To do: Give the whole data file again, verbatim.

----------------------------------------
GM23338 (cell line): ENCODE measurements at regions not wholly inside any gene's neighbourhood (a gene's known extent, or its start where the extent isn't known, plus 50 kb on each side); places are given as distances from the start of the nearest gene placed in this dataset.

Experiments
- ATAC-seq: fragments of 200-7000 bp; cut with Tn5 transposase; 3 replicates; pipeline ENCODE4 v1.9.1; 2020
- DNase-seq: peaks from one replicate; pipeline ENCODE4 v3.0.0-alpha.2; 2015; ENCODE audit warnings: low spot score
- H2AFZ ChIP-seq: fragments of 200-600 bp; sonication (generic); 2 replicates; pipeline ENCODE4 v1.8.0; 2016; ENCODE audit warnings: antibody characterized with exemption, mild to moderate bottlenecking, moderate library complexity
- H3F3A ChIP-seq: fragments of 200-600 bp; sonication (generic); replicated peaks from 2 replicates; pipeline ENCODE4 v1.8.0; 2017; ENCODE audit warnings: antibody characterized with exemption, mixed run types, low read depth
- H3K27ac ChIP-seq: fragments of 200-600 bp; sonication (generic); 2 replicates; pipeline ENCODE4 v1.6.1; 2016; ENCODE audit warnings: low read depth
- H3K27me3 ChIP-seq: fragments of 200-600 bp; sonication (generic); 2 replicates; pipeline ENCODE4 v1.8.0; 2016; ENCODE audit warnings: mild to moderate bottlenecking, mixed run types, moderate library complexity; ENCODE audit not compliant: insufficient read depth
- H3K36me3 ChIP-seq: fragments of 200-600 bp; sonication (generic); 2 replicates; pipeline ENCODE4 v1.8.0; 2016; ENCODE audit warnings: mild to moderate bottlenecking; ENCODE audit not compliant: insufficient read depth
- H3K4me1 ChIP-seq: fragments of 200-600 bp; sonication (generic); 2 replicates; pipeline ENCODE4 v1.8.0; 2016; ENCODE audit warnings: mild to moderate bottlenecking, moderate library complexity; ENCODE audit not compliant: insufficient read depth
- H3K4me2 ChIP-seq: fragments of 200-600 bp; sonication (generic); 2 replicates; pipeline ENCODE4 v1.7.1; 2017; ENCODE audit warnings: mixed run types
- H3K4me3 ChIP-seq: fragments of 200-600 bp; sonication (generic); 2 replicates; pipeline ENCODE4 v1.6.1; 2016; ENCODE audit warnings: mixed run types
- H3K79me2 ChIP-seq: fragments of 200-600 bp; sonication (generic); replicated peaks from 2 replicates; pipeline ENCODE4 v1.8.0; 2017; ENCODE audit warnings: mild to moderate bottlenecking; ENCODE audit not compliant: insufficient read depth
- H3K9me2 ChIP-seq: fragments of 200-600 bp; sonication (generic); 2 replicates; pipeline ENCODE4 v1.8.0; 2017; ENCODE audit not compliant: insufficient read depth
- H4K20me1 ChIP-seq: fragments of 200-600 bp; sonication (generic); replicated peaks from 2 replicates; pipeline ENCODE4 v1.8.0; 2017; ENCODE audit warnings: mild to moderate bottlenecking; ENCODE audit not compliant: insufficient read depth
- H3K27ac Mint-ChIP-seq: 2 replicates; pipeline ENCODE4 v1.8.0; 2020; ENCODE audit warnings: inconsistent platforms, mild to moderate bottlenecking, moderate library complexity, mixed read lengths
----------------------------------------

GM23338 (cell line): ENCODE measurements at regions not wholly inside any gene's neighbourhood (a gene's known extent, or its start where the extent isn't known, plus 50 kb on each side); places are given as distances from the start of the nearest gene placed in this dataset.

Experiments
- ATAC-seq: fragments of 200-7000 bp; cut with Tn5 transposase; 3 replicates; pipeline ENCODE4 v1.9.1; 2020
- DNase-seq: peaks from one replicate; pipeline ENCODE4 v3.0.0-alpha.2; 2015; ENCODE audit warnings: low spot score
- H2AFZ ChIP-seq: fragments of 200-600 bp; sonication (generic); 2 replicates; pipeline ENCODE4 v1.8.0; 2016; ENCODE audit warnings: antibody characterized with exemption, mild to moderate bottlenecking, moderate library complexity
- H3F3A ChIP-seq: fragments of 200-600 bp; sonication (generic); replicated peaks from 2 replicates; pipeline ENCODE4 v1.8.0; 2017; ENCODE audit warnings: antibody characterized with exemption, mixed run types, low read depth
- H3K27ac ChIP-seq: fragments of 200-600 bp; sonication (generic); 2 replicates; pipeline ENCODE4 v1.6.1; 2016; ENCODE audit warnings: low read depth
- H3K27me3 ChIP-seq: fragments of 200-600 bp; sonication (generic); 2 replicates; pipeline ENCODE4 v1.8.0; 2016; ENCODE audit warnings: mild to moderate bottlenecking, mixed run types, moderate library complexity; ENCODE audit not compliant: insufficient read depth
- H3K36me3 ChIP-seq: fragments of 200-600 bp; sonication (generic); 2 replicates; pipeline ENCODE4 v1.8.0; 2016; ENCODE audit warnings: mild to moderate bottlenecking; ENCODE audit not compliant: insufficient read depth
- H3K4me1 ChIP-seq: fragments of 200-600 bp; sonication (generic); 2 replicates; pipeline ENCODE4 v1.8.0; 2016; ENCODE audit warnings: mild to moderate bottlenecking, moderate library complexity; ENCODE audit not compliant: insufficient read depth
- H3K4me2 ChIP-seq: fragments of 200-600 bp; sonication (generic); 2 replicates; pipeline ENCODE4 v1.7.1; 2017; ENCODE audit warnings: mixed run types
- H3K4me3 ChIP-seq: fragments of 200-600 bp; sonication (generic); 2 replicates; pipeline ENCODE4 v1.6.1; 2016; ENCODE audit warnings: mixed run types
- H3K79me2 ChIP-seq: fragments of 200-600 bp; sonication (generic); replicated peaks from 2 replicates; pipeline ENCODE4 v1.8.0; 2017; ENCODE audit warnings: mild to moderate bottlenecking; ENCODE audit not compliant: insufficient read depth
- H3K9me2 ChIP-seq: fragments of 200-600 bp; sonication (generic); 2 replicates; pipeline ENCODE4 v1.8.0; 2017; ENCODE audit not compliant: insufficient read depth
- H4K20me1 ChIP-seq: fragments of 200-600 bp; sonication (generic); replicated peaks from 2 replicates; pipeline ENCODE4 v1.8.0; 2017; ENCODE audit warnings: mild to moderate bottlenecking; ENCODE audit not compliant: insufficient read depth
- H3K27ac Mint-ChIP-seq: 2 replicates; pipeline ENCODE4 v1.8.0; 2020; ENCODE audit warnings: inconsistent platforms, mild to moderate bottlenecking, moderate library complexity, mixed read lengths